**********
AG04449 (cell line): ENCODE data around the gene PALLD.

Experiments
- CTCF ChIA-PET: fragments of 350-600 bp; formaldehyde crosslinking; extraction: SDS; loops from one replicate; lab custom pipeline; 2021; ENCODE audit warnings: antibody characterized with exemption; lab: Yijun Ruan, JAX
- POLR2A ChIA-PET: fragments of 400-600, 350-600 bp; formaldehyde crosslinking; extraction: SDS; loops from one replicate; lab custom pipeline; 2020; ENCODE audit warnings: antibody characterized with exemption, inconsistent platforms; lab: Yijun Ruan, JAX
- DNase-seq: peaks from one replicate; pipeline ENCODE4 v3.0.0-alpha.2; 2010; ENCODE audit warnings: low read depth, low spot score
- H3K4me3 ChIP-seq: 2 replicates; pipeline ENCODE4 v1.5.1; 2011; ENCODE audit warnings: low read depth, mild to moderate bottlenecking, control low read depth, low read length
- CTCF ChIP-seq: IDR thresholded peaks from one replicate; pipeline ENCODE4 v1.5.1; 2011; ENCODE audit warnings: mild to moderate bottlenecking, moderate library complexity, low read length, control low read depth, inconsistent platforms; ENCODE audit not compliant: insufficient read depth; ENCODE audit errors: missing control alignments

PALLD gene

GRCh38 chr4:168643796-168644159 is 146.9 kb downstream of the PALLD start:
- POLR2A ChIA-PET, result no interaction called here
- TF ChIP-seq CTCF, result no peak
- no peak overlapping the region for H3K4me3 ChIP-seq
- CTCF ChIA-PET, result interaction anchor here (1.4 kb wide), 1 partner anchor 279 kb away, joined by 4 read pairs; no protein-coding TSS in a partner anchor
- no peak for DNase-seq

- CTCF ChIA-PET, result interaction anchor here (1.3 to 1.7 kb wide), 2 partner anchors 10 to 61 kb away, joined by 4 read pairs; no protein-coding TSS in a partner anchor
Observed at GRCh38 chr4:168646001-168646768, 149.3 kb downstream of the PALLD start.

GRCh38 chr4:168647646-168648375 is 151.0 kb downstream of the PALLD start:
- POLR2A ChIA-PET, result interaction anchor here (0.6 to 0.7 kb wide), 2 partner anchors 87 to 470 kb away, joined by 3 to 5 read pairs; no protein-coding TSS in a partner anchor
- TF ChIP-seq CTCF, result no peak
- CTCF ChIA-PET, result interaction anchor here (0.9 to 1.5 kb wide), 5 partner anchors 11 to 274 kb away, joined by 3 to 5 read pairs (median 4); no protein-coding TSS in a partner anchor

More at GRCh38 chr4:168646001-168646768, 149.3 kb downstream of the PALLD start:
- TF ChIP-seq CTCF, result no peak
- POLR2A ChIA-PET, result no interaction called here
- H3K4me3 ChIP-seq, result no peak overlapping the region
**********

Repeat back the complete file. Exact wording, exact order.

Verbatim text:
AG04449 (cell line): ENCODE data around the gene PALLD.

Experiments
- CTCF ChIA-PET: fragments of 350-600 bp; formaldehyde crosslinking; extraction: SDS; loops from one replicate; lab custom pipeline; 2021; ENCODE audit warnings: antibody characterized with exemption; lab: Yijun Ruan, JAX
- POLR2A ChIA-PET: fragments of 400-600, 350-600 bp; formaldehyde crosslinking; extraction: SDS; loops from one replicate; lab custom pipeline; 2020; ENCODE audit warnings: antibody characterized with exemption, inconsistent platforms; lab: Yijun Ruan, JAX
- DNase-seq: peaks from one replicate; pipeline ENCODE4 v3.0.0-alpha.2; 2010; ENCODE audit warnings: low read depth, low spot score
- H3K4me3 ChIP-seq: 2 replicates; pipeline ENCODE4 v1.5.1; 2011; ENCODE audit warnings: low read depth, mild to moderate bottlenecking, control low read depth, low read length
- CTCF ChIP-seq: IDR thresholded peaks from one replicate; pipeline ENCODE4 v1.5.1; 2011; ENCODE audit warnings: mild to moderate bottlenecking, moderate library complexity, low read length, control low read depth, inconsistent platforms; ENCODE audit not compliant: insufficient read depth; ENCODE audit errors: missing control alignments

PALLD gene

GRCh38 chr4:168643796-168644159 is 146.9 kb downstream of the PALLD start:
- POLR2A ChIA-PET, result no interaction called here
- TF ChIP-seq CTCF, result no peak
- no peak overlapping the region for H3K4me3 ChIP-seq
- CTCF ChIA-PET, result interaction anchor here (1.4 kb wide), 1 partner anchor 279 kb away, joined by 4 read pairs; no protein-coding TSS in a partner anchor
- no peak for DNase-seq

- CTCF ChIA-PET, result interaction anchor here (1.3 to 1.7 kb wide), 2 partner anchors 10 to 61 kb away, joined by 4 read pairs; no protein-coding TSS in a partner anchor
Observed at GRCh38 chr4:168646001-168646768, 149.3 kb downstream of the PALLD start.

GRCh38 chr4:168647646-168648375 is 151.0 kb downstream of the PALLD start:
- POLR2A ChIA-PET, result interaction anchor here (0.6 to 0.7 kb wide), 2 partner anchors 87 to 470 kb away, joined by 3 to 5 read pairs; no protein-coding TSS in a partner anchor
- TF ChIP-seq CTCF, result no peak
- CTCF ChIA-PET, result interaction anchor here (0.9 to 1.5 kb wide), 5 partner anchors 11 to 274 kb away, joined by 3 to 5 read pairs (median 4); no protein-coding TSS in a partner anchor

More at GRCh38 chr4:168646001-168646768, 149.3 kb downstream of the PALLD start:
- TF ChIP-seq CTCF, result no peak
- POLR2A ChIA-PET, result no interaction called here
- H3K4me3 ChIP-seq, result no peak overlapping the region